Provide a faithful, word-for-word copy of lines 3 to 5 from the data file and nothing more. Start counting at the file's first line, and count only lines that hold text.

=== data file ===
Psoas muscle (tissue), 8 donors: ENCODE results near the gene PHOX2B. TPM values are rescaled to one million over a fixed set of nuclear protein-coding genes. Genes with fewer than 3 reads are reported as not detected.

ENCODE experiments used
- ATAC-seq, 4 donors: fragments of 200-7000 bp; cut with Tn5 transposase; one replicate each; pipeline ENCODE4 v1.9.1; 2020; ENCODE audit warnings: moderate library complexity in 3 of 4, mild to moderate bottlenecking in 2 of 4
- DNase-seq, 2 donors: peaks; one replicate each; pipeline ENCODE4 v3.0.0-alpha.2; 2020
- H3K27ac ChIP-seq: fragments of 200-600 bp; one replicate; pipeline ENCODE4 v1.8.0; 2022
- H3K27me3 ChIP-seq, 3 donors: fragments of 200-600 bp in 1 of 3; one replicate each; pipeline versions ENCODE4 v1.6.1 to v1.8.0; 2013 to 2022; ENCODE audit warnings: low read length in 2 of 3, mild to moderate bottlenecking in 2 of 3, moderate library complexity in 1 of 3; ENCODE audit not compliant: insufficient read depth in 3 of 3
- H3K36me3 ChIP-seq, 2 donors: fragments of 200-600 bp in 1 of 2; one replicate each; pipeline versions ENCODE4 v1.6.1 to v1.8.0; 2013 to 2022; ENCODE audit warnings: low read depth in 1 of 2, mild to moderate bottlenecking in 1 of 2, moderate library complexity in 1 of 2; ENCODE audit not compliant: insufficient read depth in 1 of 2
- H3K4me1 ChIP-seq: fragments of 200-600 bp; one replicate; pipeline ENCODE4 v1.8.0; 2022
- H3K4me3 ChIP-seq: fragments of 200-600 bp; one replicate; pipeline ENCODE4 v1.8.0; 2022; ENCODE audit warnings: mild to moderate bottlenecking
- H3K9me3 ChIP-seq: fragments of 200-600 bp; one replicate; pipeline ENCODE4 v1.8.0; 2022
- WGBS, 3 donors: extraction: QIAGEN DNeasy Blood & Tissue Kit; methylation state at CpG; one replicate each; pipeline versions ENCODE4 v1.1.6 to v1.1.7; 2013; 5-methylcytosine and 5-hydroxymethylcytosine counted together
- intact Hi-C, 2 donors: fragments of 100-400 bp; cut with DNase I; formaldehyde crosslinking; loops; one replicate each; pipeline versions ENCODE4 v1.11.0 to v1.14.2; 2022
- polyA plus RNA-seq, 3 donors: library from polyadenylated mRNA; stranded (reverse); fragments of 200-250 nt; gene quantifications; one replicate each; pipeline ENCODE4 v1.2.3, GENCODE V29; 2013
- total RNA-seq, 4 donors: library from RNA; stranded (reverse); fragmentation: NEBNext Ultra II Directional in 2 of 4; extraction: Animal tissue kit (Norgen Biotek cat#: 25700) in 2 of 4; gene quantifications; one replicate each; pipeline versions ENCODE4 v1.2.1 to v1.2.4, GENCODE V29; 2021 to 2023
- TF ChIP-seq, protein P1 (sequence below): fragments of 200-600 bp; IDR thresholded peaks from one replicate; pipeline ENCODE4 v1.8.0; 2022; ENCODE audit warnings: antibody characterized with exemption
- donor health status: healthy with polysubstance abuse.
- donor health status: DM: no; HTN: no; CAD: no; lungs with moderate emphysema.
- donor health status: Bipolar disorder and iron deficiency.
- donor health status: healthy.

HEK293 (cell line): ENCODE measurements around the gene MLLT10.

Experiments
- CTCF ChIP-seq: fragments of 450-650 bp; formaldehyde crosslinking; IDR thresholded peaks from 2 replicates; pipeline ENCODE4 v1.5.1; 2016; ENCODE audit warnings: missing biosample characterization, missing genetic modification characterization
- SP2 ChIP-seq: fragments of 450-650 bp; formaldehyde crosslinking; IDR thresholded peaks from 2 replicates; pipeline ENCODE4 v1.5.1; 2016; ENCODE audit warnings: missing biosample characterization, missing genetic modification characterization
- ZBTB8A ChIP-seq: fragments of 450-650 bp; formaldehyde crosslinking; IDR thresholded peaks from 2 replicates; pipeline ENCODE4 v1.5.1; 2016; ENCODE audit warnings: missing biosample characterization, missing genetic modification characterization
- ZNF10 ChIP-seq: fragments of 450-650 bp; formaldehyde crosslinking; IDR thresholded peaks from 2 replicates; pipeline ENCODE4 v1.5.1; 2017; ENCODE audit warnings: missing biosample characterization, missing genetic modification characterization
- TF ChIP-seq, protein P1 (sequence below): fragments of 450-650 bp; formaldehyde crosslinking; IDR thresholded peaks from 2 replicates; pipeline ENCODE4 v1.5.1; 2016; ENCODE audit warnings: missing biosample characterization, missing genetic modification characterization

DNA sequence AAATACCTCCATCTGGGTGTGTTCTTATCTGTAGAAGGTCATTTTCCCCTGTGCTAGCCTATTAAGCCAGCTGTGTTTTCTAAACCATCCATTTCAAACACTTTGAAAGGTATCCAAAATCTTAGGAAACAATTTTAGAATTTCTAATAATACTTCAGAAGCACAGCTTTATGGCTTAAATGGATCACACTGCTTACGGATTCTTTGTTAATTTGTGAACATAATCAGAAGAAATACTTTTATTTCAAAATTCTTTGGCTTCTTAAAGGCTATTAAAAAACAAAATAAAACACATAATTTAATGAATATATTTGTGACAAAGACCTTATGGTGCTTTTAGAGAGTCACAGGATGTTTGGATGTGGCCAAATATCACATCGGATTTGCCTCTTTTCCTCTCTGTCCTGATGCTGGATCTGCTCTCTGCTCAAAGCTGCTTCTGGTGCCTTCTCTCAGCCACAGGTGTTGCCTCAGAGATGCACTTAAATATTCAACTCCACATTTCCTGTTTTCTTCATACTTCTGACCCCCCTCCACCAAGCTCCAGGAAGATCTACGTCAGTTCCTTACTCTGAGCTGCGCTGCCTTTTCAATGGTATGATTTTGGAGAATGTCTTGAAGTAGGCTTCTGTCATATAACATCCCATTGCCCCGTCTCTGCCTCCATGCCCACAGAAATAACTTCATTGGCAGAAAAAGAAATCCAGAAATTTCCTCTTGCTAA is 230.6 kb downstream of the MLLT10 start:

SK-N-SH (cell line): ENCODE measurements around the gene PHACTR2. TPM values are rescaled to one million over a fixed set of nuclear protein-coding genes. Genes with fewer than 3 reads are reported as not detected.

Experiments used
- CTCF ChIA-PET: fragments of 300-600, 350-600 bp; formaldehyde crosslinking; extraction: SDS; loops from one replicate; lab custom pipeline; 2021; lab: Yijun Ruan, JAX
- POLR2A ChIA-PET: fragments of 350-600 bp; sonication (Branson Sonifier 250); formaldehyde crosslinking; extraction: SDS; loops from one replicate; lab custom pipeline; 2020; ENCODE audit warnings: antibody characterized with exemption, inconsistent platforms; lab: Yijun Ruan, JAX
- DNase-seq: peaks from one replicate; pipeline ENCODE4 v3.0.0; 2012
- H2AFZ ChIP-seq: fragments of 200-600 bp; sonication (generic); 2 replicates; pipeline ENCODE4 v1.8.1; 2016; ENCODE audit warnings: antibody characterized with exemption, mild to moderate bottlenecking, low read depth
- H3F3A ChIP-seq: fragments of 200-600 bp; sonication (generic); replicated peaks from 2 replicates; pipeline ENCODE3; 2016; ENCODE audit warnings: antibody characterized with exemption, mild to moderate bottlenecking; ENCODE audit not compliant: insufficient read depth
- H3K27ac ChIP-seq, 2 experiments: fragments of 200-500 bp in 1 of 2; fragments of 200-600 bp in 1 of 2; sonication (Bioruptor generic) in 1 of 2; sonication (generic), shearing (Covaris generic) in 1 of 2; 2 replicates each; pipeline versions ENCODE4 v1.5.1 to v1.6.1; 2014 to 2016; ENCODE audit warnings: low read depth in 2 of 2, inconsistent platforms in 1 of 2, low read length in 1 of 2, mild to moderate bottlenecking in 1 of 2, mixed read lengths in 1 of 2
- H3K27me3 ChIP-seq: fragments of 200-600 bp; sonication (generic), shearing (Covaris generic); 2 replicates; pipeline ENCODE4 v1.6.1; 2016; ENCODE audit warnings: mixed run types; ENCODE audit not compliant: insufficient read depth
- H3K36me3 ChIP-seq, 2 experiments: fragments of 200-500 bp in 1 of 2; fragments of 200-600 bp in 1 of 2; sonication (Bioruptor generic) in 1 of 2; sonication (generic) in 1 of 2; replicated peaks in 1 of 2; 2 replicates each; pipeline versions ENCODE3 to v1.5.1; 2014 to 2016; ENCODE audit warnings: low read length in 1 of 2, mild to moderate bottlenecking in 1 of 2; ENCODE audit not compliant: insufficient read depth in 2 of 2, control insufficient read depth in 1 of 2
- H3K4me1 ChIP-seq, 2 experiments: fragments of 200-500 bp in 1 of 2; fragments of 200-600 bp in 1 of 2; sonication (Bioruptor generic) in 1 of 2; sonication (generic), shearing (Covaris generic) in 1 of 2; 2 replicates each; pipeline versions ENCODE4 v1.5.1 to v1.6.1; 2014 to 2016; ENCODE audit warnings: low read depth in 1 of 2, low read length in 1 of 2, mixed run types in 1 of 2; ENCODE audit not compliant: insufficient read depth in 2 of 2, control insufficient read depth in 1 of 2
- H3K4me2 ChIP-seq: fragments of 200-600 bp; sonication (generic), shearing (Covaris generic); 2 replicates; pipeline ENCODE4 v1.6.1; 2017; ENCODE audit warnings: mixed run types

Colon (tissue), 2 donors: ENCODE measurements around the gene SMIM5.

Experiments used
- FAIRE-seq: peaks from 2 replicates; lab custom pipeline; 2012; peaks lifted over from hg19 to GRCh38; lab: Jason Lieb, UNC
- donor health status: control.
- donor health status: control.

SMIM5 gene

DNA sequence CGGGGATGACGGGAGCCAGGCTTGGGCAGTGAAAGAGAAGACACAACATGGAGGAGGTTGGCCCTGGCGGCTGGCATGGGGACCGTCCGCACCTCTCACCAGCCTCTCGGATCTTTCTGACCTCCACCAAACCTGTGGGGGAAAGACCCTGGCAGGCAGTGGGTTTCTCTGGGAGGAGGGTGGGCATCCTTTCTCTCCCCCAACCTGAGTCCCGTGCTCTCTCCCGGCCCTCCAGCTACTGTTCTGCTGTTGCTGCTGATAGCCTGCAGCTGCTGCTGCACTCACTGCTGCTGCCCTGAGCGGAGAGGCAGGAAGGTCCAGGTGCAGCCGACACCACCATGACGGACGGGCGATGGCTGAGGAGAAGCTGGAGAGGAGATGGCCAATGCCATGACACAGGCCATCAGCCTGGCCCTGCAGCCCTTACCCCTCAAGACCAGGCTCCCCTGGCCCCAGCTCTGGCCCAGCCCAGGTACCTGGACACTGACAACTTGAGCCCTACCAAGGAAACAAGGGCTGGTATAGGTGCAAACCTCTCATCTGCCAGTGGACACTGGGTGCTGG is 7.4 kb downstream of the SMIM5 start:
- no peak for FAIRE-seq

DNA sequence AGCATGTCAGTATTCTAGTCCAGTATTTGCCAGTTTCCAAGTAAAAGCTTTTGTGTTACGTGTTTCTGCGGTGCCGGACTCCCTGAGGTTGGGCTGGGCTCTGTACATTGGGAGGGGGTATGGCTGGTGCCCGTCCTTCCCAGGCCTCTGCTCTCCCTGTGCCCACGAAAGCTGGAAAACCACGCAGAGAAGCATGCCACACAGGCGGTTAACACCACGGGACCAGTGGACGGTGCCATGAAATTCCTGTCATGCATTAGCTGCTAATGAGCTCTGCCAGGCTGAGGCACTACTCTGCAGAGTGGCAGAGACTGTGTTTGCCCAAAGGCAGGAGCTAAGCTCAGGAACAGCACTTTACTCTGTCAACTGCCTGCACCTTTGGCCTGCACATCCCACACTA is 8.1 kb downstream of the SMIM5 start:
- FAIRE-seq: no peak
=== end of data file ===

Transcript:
- ATAC-seq, 4 donors: fragments of 200-7000 bp; cut with Tn5 transposase; one replicate each; pipeline ENCODE4 v1.9.1; 2020; ENCODE audit warnings: moderate library complexity in 3 of 4, mild to moderate bottlenecking in 2 of 4
- DNase-seq, 2 donors: peaks; one replicate each; pipeline ENCODE4 v3.0.0-alpha.2; 2020
- H3K27ac ChIP-seq: fragments of 200-600 bp; one replicate; pipeline ENCODE4 v1.8.0; 2022